If by reason of any compensable injury an employee is unable to work and earn any wages he is totally disabled and entitled to compensation for permanent total disability under 97-29 unless all his injuries are included in the schedule set out in this section [G.S. 97-31]. In that event the injured employee is entitled to compensation exclusively under this section regardless of his ability or inability to earn wages in the same or any other employment; and such compensation is “in lieu of all other compensation, including disfigurement.”

On appeal the full Commission stated that:

A reading of the record in this case shows unequivocally that the only disability which plaintiff has relating to his injury is *80disability to the back and left foot. Admittedly, he has other problems completely unrelated to his accident and a combination of his specific disability and his unrelated problems render him totally disabled.

Further, the full Commission stated that “our courts have held that when all of a plaintiffs disability resulting from an injury are covered by G.S. 97-31 an employee is entitled to no compensation for permanent total disability.” The full Commission relied on this Court’s decision in Whitley v. Columbia Lumber Mfg. Co., 78 N.C. App. 217, 336 S.E. 2d 642 (1985). However, our decision in Whitley was reversed in Whitley v. Columbia Lumber Mfg. Co., 318 N.C. 89, 348 S.E. 2d 336 (1986). There the Supreme Court overruled the interpretation previously given to the “in lieu of’ language in G.S. 97-31 by Perry v. Hibriten Furniture Co., supra. The Court held that “the ‘in lieu of clause [of G.S. 97-31] does not prevent a worker who qualifies from recovering lifetime benefits under [G.S. 97-29] and Perry, to the extent it holds otherwise, should be overruled.” 318 N.C. at 96, 348 S.E. 2d at 340. The Court in Whitley reinterpreted the “in lieu of’ clause to permit an employee to receive compensation under either G.S. 97-31 or G.S. 97-29 in an appropriate situation but not under both. “Section 29 is an alternate source of compensation for an employee who suffers an injury which is also included under the schedule [under G.S. 97-31]. The injured worker is allowed to select the more favorable remedy, but he cannot recover compensation under both sections because section 31 is ‘in lieu of all other compensation.’ ” Id. at 96, 348 S.E. 2d at 340.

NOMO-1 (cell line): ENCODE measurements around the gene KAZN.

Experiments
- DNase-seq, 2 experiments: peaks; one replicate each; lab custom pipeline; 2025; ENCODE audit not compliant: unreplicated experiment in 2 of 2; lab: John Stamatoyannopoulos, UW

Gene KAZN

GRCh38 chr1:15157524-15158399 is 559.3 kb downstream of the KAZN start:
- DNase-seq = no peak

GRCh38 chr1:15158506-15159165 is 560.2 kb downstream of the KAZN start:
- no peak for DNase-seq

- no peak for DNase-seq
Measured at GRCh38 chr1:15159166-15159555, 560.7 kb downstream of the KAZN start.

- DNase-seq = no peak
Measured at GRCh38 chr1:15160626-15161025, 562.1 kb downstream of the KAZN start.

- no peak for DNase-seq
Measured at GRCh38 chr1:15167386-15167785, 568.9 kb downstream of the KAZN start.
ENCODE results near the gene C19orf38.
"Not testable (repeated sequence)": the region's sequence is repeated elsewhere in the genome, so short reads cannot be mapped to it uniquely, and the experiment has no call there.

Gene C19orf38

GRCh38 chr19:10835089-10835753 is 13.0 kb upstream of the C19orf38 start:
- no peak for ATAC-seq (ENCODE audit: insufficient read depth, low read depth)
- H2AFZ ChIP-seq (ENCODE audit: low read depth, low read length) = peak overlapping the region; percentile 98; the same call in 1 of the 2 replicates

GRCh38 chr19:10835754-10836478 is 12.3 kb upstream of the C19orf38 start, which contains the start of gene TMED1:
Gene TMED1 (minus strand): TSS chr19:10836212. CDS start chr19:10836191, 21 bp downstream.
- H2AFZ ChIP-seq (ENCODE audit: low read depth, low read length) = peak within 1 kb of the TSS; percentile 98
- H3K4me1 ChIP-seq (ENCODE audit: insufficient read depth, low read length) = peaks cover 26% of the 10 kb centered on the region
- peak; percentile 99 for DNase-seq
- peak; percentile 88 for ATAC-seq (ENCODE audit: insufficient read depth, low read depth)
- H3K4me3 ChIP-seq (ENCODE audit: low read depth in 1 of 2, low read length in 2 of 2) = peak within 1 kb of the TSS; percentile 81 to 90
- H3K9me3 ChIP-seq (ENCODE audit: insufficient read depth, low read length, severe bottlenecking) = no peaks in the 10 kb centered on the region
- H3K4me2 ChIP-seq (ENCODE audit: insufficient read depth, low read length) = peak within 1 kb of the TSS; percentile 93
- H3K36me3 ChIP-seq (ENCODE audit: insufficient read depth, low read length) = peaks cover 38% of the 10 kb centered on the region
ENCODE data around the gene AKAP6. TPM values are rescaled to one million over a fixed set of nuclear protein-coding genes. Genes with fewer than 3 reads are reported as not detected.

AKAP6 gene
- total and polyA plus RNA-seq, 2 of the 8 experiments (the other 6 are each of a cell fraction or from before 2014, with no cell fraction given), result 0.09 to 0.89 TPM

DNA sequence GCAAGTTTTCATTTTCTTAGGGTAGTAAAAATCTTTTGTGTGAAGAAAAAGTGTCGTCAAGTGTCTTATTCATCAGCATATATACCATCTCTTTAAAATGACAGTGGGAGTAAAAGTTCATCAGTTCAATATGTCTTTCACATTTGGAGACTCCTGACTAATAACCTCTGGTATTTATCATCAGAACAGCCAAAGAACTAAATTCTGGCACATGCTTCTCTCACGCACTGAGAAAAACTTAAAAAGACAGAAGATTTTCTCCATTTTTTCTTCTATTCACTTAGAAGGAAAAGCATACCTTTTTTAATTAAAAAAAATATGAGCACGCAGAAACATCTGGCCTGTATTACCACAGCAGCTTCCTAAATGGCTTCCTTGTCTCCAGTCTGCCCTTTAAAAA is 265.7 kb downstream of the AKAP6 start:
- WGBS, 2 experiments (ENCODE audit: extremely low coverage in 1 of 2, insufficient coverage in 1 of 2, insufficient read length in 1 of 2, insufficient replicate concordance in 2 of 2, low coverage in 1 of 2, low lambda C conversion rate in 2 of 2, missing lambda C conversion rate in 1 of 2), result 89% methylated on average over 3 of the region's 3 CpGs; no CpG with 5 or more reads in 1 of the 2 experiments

The finder of fact in a workers’ compensation case is the Industrial Commission which has the exclusive duty and authority to find facts related to a disputed claim. Harrell v. Stevens & Co., 54 N.C. App. 582, 284 S.E. 2d 343 (1981), disc. rev. denied, 305 N.C. 152, 289 S.E. 2d 379 (1982). The jurisdiction of this court , is limited to questions of law, whether there is competent evidence to support the Commission’s findings and whether the findings justify its legal conclusions. Carpenter v. Tony E. Hawley, Contractors, 53 N.C. App. 715, 281 S.E. 2d 783, disc. rev. denied, 304 N.C. 587, 289 S.E. 2d 564 (1981). In order to support a conclusion of disability, the Commission must find that after his injury plaintiff was incapable of earning the same wages he earned before his injury in the same or any other employment and that plaintiffs *81incapacity to earn was caused or significantly contributed to by his injury. See Taylor v. Pardee Hospital, 83 N.C. App. 385, 350 S.E. 2d 148 (1986). Total disability means that as a result of his injury, plaintiff is unable to work and earn any wages. Id. Here it is clear that the Commission felt it could not award benefits to the plaintiff under G.S. 97-29. Accordingly, the opinion and award is vacated and the cause remanded for the Commission to determine if plaintiff is entitled to recover benefits for total disability. On remand, if the Commission finds and concludes from the evidence in this record that plaintiff is totally disabled as a result of his compensable injuries, then it must award benefits under G.S. 97-29. Whitley, supra, 318 N.C. 89, 348 S.E. 2d 336. We note that the Commission in its opinion and award, previously stated, though without finding, that by the combination of pre-existing problems and his compensable injuries, plaintiff had been rendered “totally disabled”; however, the Commission did not comment or make the necessary findings regarding claimant’s wage earning capability. Accordingly, the opinion and award is vacated and the cause is remanded for additional findings and conclusions consistent with the Supreme Court’s holding in Whitley.

Vacated and remanded.

Chief Judge HEDRICK and Judge PARKER concur.